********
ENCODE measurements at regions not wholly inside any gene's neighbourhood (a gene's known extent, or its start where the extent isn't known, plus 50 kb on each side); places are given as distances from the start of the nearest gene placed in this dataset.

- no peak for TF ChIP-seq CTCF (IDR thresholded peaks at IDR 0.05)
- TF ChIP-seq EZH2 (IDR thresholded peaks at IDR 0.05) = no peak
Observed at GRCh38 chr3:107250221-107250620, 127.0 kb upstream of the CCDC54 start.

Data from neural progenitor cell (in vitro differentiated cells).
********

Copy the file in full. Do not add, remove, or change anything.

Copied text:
ENCODE measurements at regions not wholly inside any gene's neighbourhood (a gene's known extent, or its start where the extent isn't known, plus 50 kb on each side); places are given as distances from the start of the nearest gene placed in this dataset.

- no peak for TF ChIP-seq CTCF (IDR thresholded peaks at IDR 0.05)
- TF ChIP-seq EZH2 (IDR thresholded peaks at IDR 0.05) = no peak
Observed at GRCh38 chr3:107250221-107250620, 127.0 kb upstream of the CCDC54 start.

Data from neural progenitor cell (in vitro differentiated cells).